Parents around the world are getting inked with matching tattoos which feature three arrows to raise awareness about Down's Syndrome. The tattoo represents the three sets of chromosomes that people with Down's Syndrome have and the arrows also symbolise rising up and moving forward. The tattoos also celebrate the unique bond that parents of children with the genetic condition share.
A group of Hull parents have all had matching tattoos to raise awareness of Down's Syndrome. The tattoo of three arrows - meaning "always moving forwards" - symbolises the unique bond parents of children with the genetic condition share. The idea is inspired by a mum in America who started the trend and shared her tattoo on social media with the 'Lucky Few' hashtag. The 28 parents and grandparents in Hull all got the tattoo together at the Regenerates Studio in Anlaby.
A Bransholme primary school teacher has been inundated with messages of love and support from her young pupils and their parents after revealing she has been diagnosed with incurable cancer at the age of 36. Sarah Clegg agreed to talk to the Mail to raise awareness about the importance of women checking their breasts after she discovered a lump while watching the Embarrassing Bodies programme. The brave woman is determined to lead a normal life despite the devastating diagnosis.
Muck Rack makes it simple to find people, tweets, or articles that mention any name, keyword, company, hashtag etc. We've compiled this guide to help you make the most of your search.
Selecting a term
Start searching tweets, articles from media outlets, articles mentioned in tweets, journalists'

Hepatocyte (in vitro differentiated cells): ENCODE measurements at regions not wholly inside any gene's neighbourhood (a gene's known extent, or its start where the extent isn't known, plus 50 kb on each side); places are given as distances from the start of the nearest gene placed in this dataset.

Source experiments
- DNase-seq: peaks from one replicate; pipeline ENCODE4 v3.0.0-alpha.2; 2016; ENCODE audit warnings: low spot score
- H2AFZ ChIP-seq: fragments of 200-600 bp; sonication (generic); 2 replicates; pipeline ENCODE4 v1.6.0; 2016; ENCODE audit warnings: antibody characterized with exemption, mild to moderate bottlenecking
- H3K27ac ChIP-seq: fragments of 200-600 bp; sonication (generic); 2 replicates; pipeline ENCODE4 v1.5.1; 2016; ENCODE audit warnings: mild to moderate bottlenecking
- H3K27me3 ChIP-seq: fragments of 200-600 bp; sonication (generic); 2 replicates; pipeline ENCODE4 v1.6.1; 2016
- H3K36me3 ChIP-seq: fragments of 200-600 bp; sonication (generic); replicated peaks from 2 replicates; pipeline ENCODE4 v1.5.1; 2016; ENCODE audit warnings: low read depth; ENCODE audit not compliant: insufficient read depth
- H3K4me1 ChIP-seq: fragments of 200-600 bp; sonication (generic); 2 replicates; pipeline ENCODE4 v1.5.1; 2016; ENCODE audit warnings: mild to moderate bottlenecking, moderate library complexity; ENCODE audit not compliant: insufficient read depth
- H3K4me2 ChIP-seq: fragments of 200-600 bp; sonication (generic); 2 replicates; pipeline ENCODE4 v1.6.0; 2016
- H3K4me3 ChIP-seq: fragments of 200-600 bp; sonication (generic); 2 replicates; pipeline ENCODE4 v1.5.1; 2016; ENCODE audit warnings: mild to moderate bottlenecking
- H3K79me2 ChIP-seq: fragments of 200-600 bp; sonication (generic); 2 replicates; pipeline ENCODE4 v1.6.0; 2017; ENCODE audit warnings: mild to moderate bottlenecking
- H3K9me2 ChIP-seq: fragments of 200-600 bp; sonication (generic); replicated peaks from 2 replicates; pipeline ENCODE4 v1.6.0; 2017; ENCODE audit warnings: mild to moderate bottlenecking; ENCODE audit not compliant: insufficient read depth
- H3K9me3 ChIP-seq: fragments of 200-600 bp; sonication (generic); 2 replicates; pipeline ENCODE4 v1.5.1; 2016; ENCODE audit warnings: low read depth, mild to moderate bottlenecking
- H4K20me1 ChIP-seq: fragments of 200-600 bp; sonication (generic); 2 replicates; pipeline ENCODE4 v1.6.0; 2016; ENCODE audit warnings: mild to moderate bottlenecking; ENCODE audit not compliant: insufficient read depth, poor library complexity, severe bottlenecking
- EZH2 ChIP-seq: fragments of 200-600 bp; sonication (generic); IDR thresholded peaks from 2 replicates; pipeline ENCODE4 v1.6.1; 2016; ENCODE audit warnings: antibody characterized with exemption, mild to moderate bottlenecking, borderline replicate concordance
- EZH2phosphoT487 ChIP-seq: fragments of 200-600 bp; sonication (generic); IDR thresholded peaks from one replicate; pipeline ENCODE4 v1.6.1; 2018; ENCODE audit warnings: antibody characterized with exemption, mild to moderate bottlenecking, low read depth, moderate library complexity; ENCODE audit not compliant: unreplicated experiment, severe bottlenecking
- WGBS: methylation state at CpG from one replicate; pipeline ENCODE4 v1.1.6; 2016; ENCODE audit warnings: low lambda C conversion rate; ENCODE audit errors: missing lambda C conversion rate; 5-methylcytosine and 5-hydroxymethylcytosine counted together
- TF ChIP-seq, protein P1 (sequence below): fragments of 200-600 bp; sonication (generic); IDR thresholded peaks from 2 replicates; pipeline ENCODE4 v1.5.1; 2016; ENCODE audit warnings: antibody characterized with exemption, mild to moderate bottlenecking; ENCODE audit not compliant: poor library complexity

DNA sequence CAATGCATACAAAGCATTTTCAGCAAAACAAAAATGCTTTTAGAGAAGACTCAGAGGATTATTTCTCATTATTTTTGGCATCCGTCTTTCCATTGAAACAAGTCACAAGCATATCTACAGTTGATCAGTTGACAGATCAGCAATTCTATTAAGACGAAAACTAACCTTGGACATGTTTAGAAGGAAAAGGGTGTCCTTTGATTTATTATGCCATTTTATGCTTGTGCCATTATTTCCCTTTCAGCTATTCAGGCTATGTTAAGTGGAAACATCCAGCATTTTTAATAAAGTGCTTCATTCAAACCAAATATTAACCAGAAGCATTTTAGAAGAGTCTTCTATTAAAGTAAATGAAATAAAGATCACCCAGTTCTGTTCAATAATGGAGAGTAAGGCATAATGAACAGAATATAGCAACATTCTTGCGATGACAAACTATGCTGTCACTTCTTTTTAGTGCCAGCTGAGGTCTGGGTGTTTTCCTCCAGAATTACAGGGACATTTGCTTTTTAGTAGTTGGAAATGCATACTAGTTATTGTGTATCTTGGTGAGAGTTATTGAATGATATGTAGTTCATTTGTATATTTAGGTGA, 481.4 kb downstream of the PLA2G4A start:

names, titles and bios with some suggested searches:
Companies or Topics (e.g. iPhone, Microsoft)
Phrases (e.g. "cloud computing") — use quotes to keep the terms together
Twitter handles (e.g. @username) — returns those who have mentioned or replied to
Names (e.g. "David Pogue")
Hashtags (e.g. #sxsw, #london2012)
Bio details (e.g. vegan, Olympics, father)
Muck Rack's Advanced Search allows for many boolean operators.
Find results that mention multiple specified terms, use AND or
+. For example, ensure each result contains both Elon Musk and Mark Zuckerberg by
searching Musk AND Zuckerberg or Musk + Zuckerberg.
Use the operators OR or , to broaden your search when you'd like either of
multiple terms to appear in results. (This is the default behavior of our search when no operators
are used). For example, results will contain either cake or cookie by searching cake OR cookie or cake,cookie
Use NOT or - to subtract results from your search. For
example, searching Disney will yield results about the Walt Disney Company as well as Walt Disney
World Resort. To exclude mentions of Disney World, search for Disney -World or Disney
When using one of these operators with a phrase, enclose it in quotation marks. For example, you can
find results about smartphones excluding Apple's iPhone 4S by searching smartphone -"iPhone
Exact case matching or punctuation
If you're searching for a brand name or keyword that relies on specific punctuation marks or capitalization, you can
find results that match your exact query by adding matchcase: before the keyword you're searching for, like matchcase:E*TRADE .
Use parentheses to separate multiple
boolean phrases. For example, to find journalists talking about having fun in Disney World or
Disneyland, search for ("disney world" OR disneyland) AND fun.
An asterisk can be used to search for any variation of a root word truncated by the asterisk. For example, searching for admin* will return results for administrator, administration, administer, administered, etc.
A near operator is an AND operator where you can control the distance between the words. You can vary the distance the near operation uses by adding a forward slash and number (between 0-99) such as strawberries NEAR/10 "whipped cream", which means the strawberries must exist within 10 words of "whipped cream".